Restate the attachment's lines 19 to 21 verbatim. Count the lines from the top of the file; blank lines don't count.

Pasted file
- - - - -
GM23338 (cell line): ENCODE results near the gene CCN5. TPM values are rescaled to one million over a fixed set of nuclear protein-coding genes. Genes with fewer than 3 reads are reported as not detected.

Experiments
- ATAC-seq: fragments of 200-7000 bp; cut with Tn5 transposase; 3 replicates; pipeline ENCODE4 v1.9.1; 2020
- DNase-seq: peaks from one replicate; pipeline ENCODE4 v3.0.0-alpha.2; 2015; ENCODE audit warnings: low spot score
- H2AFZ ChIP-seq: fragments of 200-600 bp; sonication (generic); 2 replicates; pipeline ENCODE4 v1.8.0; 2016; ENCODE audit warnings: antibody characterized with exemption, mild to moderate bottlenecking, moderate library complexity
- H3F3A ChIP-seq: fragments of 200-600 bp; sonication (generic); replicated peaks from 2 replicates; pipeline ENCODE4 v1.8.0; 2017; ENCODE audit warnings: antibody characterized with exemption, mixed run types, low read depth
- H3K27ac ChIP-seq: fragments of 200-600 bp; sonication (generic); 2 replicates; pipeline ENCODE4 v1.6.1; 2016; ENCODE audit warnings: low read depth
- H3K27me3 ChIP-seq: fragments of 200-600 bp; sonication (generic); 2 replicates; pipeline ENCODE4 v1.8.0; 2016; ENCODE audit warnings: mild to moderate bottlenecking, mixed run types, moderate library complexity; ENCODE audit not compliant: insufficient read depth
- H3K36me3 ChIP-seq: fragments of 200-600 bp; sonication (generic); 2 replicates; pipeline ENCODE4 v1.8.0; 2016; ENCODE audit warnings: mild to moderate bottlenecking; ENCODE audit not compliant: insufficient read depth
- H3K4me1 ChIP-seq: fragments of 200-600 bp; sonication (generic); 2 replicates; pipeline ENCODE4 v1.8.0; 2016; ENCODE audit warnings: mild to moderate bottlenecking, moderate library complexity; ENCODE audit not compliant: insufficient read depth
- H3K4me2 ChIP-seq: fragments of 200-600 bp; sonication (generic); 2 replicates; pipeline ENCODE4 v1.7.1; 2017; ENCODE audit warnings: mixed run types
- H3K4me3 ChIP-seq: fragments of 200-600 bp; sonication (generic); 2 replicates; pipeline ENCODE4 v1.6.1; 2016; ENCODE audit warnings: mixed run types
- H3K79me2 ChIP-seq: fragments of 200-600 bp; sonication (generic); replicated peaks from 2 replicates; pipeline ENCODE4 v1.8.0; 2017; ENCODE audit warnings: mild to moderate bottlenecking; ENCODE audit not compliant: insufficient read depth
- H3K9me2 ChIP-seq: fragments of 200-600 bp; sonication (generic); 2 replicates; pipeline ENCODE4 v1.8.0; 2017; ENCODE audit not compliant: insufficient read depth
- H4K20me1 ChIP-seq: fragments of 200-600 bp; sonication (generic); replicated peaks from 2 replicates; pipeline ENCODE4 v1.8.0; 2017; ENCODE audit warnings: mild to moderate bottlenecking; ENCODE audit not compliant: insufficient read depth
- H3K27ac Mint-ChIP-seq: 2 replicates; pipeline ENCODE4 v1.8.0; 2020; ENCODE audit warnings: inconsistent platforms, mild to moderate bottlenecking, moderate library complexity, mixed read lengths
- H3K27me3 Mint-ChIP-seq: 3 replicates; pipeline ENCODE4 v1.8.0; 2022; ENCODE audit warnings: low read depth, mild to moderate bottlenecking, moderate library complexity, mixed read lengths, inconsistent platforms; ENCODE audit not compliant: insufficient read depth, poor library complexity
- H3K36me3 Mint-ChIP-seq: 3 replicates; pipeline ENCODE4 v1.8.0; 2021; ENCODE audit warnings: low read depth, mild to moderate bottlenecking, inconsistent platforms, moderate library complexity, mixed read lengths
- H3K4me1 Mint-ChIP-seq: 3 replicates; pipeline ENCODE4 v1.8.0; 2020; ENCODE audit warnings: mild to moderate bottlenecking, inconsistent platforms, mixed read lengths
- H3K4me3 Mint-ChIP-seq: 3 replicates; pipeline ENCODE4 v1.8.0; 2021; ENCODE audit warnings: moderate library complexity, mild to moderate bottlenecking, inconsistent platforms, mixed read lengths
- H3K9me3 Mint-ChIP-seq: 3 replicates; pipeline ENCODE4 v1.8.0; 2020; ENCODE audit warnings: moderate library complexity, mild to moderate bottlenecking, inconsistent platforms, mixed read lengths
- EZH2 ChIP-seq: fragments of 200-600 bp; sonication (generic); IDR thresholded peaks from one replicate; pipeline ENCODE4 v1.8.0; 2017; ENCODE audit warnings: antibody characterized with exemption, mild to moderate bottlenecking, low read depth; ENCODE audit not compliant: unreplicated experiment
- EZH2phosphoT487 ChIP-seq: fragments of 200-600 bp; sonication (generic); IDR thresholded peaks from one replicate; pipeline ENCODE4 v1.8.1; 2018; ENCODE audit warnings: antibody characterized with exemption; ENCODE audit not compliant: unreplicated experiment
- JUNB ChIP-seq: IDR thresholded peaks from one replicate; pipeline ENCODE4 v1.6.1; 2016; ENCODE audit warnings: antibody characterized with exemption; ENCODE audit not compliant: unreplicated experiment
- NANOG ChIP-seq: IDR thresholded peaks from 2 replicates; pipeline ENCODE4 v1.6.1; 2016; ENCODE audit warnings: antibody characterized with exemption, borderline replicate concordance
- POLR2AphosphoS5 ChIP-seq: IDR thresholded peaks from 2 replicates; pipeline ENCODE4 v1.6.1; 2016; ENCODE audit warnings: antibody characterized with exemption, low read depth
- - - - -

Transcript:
- H3K4me1 Mint-ChIP-seq: 3 replicates; pipeline ENCODE4 v1.8.0; 2020; ENCODE audit warnings: mild to moderate bottlenecking, inconsistent platforms, mixed read lengths
- H3K4me3 Mint-ChIP-seq: 3 replicates; pipeline ENCODE4 v1.8.0; 2021; ENCODE audit warnings: moderate library complexity, mild to moderate bottlenecking, inconsistent platforms, mixed read lengths
- H3K9me3 Mint-ChIP-seq: 3 replicates; pipeline ENCODE4 v1.8.0; 2020; ENCODE audit warnings: moderate library complexity, mild to moderate bottlenecking, inconsistent platforms, mixed read lengths